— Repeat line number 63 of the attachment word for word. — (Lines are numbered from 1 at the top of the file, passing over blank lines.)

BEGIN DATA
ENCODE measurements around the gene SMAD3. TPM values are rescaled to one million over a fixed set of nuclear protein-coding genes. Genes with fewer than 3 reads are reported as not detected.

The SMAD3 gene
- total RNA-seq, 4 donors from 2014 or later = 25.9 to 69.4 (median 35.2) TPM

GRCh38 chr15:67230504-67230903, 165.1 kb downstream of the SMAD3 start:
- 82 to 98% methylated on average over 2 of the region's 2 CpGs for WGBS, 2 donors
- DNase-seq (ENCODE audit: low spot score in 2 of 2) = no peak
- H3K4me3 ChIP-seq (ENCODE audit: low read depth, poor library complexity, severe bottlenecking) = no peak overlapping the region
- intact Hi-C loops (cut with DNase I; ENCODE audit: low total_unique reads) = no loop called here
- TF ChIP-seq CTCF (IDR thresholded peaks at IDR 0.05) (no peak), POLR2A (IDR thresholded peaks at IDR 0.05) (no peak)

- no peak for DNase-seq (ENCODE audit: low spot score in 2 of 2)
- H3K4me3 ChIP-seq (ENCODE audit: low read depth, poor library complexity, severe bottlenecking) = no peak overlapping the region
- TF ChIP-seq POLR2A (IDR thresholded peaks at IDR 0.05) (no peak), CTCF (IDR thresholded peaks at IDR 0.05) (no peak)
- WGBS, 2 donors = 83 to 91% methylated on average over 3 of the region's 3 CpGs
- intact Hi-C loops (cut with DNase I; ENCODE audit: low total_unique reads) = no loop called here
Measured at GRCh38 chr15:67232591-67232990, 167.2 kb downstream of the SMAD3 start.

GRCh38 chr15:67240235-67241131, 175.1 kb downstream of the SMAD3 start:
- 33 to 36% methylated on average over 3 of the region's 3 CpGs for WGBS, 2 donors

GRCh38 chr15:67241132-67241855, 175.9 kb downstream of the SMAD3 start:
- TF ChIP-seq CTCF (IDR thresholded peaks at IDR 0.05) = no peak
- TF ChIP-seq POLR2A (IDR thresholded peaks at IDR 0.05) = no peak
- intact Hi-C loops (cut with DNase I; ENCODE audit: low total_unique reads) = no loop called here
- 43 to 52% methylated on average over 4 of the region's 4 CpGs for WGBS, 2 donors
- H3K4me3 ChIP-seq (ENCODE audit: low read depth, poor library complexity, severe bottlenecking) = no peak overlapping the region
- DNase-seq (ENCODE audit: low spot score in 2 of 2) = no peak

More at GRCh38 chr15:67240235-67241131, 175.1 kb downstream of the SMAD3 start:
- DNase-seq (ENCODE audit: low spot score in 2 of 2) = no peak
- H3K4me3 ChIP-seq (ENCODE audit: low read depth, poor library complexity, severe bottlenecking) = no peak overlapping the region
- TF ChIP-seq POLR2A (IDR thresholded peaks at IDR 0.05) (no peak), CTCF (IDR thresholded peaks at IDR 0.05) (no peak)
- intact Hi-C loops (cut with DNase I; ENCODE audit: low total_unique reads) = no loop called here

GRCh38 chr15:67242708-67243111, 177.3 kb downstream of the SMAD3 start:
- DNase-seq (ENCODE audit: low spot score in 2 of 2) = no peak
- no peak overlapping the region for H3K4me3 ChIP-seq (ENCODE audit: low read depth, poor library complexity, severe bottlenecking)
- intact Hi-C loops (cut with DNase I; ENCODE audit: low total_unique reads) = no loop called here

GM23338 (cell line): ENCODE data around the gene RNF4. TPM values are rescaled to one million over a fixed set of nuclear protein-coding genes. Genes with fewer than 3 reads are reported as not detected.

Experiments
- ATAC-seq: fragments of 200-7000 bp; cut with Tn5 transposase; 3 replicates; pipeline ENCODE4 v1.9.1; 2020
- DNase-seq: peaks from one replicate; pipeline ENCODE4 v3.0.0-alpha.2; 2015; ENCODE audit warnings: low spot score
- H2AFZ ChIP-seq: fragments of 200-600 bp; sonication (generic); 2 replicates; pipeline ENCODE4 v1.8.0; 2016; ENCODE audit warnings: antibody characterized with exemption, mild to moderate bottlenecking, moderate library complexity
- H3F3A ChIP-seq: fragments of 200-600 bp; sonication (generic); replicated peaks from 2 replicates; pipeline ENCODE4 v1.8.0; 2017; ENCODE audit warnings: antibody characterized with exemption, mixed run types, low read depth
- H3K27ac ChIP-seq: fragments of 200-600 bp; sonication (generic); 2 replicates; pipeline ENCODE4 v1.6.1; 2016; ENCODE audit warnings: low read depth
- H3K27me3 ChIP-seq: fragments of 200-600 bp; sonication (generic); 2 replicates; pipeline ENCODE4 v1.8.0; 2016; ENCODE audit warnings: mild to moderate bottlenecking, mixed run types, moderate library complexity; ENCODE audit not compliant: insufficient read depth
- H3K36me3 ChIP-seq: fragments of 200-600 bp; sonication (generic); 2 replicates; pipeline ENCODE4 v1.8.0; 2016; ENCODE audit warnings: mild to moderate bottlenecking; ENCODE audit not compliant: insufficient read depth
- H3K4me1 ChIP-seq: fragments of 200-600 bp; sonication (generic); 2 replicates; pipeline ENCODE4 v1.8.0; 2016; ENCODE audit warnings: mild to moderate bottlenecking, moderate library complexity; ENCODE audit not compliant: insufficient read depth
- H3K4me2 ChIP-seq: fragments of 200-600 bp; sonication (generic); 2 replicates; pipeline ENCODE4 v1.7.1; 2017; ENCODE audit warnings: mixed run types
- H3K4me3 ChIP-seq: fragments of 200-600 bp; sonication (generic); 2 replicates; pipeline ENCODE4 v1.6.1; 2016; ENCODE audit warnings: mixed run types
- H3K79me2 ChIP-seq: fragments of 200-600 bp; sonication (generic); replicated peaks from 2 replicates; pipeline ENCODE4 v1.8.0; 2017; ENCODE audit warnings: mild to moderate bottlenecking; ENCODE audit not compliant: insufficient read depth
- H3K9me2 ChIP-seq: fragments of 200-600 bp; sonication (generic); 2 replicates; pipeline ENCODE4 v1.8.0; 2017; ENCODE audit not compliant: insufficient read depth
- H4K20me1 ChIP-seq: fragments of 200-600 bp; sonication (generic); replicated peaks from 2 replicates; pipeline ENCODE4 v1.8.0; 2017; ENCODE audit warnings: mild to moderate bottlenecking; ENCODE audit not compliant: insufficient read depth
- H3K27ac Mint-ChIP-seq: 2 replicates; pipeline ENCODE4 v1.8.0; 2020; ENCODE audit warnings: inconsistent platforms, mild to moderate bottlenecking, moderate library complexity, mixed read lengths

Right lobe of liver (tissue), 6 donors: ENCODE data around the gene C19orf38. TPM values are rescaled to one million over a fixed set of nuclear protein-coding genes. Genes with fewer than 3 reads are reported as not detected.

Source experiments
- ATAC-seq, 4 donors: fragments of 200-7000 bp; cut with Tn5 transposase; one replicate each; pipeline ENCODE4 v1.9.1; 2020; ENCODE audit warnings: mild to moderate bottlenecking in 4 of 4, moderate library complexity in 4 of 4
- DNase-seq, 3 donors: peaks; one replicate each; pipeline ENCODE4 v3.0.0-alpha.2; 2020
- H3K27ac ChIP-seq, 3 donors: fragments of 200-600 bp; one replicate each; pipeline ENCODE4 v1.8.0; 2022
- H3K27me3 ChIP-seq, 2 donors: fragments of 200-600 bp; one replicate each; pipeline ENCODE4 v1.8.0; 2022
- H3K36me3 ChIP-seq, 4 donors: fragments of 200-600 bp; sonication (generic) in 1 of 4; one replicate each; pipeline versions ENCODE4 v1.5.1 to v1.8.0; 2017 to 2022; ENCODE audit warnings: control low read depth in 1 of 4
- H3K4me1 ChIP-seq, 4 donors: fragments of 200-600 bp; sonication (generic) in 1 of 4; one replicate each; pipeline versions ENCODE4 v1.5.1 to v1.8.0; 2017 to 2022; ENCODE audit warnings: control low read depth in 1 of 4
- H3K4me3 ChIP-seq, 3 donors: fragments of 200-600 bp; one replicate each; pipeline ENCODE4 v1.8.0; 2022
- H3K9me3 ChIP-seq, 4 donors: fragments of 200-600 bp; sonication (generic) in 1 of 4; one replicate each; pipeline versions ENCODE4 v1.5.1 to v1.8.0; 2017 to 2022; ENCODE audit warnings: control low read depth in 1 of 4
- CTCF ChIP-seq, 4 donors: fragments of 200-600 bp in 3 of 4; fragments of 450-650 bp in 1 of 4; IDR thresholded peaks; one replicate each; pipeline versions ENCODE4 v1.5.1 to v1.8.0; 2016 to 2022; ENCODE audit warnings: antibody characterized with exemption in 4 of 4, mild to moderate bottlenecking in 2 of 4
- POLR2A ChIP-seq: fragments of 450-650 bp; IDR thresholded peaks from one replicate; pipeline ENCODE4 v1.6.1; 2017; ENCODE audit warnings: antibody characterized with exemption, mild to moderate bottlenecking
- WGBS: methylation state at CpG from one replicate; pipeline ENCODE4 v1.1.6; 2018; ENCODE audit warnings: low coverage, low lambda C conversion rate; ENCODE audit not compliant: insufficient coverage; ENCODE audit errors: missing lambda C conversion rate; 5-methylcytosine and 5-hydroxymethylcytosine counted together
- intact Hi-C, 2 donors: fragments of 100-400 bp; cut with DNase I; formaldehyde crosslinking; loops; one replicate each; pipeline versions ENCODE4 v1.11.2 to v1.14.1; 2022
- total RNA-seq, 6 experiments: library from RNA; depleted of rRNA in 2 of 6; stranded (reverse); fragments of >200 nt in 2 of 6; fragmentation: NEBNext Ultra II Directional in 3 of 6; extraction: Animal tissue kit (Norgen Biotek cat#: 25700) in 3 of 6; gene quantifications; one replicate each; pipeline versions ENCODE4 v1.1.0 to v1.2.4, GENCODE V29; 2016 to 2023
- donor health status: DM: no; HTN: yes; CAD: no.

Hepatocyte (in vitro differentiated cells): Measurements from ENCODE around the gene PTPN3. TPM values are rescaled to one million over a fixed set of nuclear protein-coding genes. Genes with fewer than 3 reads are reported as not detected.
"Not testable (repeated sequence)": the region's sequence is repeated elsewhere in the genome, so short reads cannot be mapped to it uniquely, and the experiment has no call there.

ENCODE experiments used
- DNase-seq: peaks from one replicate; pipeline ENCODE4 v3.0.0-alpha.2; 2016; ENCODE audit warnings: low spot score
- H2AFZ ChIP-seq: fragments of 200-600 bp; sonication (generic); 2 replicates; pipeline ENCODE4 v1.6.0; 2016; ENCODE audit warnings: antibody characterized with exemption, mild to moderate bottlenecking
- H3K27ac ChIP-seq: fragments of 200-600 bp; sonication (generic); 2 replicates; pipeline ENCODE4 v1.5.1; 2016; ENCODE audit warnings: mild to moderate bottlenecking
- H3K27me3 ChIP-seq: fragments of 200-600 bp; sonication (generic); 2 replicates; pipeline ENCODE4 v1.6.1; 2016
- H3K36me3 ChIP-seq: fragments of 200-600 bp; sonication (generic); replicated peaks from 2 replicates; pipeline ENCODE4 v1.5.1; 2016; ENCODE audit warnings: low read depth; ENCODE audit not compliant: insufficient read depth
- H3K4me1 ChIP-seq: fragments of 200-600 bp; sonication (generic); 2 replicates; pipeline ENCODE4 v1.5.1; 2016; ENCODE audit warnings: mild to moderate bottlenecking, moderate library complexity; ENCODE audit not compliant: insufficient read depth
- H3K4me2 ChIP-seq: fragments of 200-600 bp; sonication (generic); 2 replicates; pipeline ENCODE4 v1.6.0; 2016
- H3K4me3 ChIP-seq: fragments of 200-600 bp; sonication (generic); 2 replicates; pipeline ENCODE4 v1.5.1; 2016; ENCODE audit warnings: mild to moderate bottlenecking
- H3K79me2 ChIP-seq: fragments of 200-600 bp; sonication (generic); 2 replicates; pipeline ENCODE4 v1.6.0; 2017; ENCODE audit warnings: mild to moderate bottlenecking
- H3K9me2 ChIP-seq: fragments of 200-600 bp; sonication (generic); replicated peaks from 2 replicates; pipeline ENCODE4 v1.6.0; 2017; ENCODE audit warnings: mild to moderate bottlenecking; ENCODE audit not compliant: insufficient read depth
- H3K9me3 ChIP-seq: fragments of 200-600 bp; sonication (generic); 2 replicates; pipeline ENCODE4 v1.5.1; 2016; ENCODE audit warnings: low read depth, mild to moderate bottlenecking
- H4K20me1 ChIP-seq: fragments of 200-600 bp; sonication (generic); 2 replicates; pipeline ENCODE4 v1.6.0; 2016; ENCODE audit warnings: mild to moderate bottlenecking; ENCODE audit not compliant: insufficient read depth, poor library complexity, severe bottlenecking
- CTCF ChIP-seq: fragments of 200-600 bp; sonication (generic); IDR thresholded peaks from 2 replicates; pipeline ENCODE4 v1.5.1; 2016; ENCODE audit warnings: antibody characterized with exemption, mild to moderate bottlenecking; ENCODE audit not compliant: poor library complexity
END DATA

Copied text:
- intact Hi-C, 2 donors: fragments of 100-400 bp; cut with DNase I; formaldehyde crosslinking; loops; one replicate each; pipeline versions ENCODE4 v1.11.2 to v1.14.1; 2022